Showing posts from March, 2012

Many Billions of Rocky Planets in the Habitable Zones around Red Dwarfs in the Milky Way

Source:   European Southern Observatory (ESO)  Excerpt: A new result from ESO’s HARPS planet finder shows that rocky planets not much bigger than Earth are very common in the habitable zones around faint red stars. The international team estimates that there are tens of billions of such planets in the Milky Way galaxy alone, and probably about one hundred in the Sun’s immediate neighbourhood. … red dwarf stars…are faint and cool compared to the Sun, but very common and long-lived, and therefore account for 80% of all the stars in the Milky Way. "… about 40% of all red dwarf stars have a super-Earth orbiting in the habitable zone where liquid water can exist on the surface of the planet,” says Xavier Bonfils …. “Because red dwarfs are so common — there are about 160 billion of them in the Milky Way — this leads us to the astonishing result that there are tens of billions of these planets in our galaxy alone.” The HARPS team surveyed a carefully chosen sample of 102 red dwarf

Is It Snowing Microbes on Enceladus?

Source:   Dauna Coulter, NASA Science News  An article relevant to GSS A Changing Cosmos chapter 7. Excerpt: …In a series of tantalizingly close flybys to the moon, named "Enceladus," NASA's Cassini spacecraft has revealed watery jets erupting from what may be a vast underground sea. These jets, which spew through cracks in the moon's icy shell, could lead back to a habitable zone that is uniquely accessible in all the solar system. …says Carolyn Porco …"Cassini has flown several times now through this spray and has tasted it. And we have found that aside from water and organic material, there is salt in the icy particles. The salinity is the same as that of Earth's oceans." …She believes the small moon, with its sub-surface liquid sea, organics, and an energy source, may host the same type of life we find in similar environments on Earth. …But what makes Enceladus special is that its habitable zone offers itself up for easy access. "It's

Dawn Sees New Surface Features on Giant Asteroid

Source:   NASA Dawn Mission NASA's Dawn spacecraft has revealed unexpected details on the surface of the giant asteroid Vesta. Vesta is the only asteroid in the so-called main belt between Mars and Jupiter visible to the naked eye from Earth. Carbon-rich asteroids may have hit Vesta at speeds low enough to produce some of the smaller deposits without blasting away the surface. Higher-speed asteroids also could have hit Vesta's surface and melted the volcanic basaltic crust, darkening existing surface material. That melted conglomeration appears in the walls and floors of impact craters, on hills and ridges, and underneath brighter, more recent material called ejecta, which is material thrown out from a space rock impact.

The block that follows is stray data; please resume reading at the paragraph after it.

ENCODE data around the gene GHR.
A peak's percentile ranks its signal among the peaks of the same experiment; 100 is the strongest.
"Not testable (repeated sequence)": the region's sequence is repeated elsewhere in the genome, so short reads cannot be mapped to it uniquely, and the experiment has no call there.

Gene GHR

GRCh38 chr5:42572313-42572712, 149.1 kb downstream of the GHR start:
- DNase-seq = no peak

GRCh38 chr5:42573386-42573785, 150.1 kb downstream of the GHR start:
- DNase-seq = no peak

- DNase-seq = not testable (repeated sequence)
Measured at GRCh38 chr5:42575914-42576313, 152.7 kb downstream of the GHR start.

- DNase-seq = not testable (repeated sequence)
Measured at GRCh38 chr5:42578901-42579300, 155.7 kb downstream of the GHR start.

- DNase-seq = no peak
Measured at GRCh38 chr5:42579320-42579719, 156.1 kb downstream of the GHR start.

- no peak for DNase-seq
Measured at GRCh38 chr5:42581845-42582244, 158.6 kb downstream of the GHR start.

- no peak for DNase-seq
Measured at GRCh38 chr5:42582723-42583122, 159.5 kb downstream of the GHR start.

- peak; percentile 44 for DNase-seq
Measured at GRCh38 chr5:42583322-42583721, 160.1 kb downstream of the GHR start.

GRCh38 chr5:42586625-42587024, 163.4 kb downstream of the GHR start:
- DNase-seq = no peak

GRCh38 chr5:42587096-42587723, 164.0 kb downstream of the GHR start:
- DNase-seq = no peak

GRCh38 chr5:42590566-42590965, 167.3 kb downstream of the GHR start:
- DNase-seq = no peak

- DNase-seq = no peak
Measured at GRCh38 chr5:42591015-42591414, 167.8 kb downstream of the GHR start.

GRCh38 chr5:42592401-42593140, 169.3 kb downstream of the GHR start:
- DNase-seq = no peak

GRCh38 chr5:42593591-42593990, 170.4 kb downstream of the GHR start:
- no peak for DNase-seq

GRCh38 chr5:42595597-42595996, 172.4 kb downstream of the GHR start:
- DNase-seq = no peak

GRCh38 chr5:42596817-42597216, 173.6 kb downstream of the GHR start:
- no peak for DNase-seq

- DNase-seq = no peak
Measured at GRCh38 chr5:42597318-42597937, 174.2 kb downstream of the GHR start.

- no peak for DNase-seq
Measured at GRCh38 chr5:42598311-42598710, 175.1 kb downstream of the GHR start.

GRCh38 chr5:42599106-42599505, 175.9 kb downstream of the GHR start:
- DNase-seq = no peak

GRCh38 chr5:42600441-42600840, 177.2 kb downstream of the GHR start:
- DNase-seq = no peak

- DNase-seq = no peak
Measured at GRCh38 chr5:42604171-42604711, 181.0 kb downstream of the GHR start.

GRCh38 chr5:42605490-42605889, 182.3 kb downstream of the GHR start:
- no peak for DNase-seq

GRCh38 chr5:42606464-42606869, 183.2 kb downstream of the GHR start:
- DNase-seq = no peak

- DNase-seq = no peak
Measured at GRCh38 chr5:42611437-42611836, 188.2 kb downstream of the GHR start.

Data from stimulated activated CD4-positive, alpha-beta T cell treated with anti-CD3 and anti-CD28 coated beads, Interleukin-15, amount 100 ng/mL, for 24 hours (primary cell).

The Sky in Infrared

Source:  Bryan Mendez, NASA WISE mission  Excerpt: Today NASA and the Wide-field Survey Explorer (WISE) Team have released the full-sky infrared observations of the sky. As part of this release, a down-sampled but very high resolution spherical image map of the infrared sky has been rendered from this dataset and is available for use! The image includes 3.4 (blue), 12 (green), and 22 micron (red) bands and has been cleaned to remove frame edge artifacts and the irregular traces of zodiacal emission. It is 19,000 x 9,500 pixels, which is ideal for all full-dome projection systems. You can find the image at the WISE website (along with an annotated version that highlights the locations of many objects of interest that have been released as images):    Note that this image aligns with other full-sky infrared images that have been available for some time at:  

Scale of the Universe

Source:  Huang, Middle Schoolers Scale of universe animation put together by two ninth grade students.  Comments by each object.  Incredible.

NASA Mars Orbiter Catches Twister in Action

Source:    High Resolution Imaging Science Experiment (HiRISE), NASA  NASA - High Resolution Imaging Science Experiment (HiRISE) camera on NASA's Mars Reconnaissance Orbiter. See image of an afternoon whirlwind on Mars lofting a twisting column of dust more than half a mile (800 meters) high and casting a shadow on the Martian ground. Image location:

GRAIL MoonKAM (Moon Knowledge Acquired)

Source:  Middle School Students, The New York Times Led by Dr. Sally Ride, America's first woman in space, and her team at Sally Ride Science in collaboration with undergraduate students at the University of California San Diego, enables fifth- to eighth-grade students to select target areas on the lunar surface and send requests to the GRAIL MoonKAM Mission Operations Center (MOC). Photos of the target areas are sent back by the GRAIL satellites and made available in the Images section of the MoonKAM website. Students use the images to study craters, highlands, and maria while also learning about future landing sites.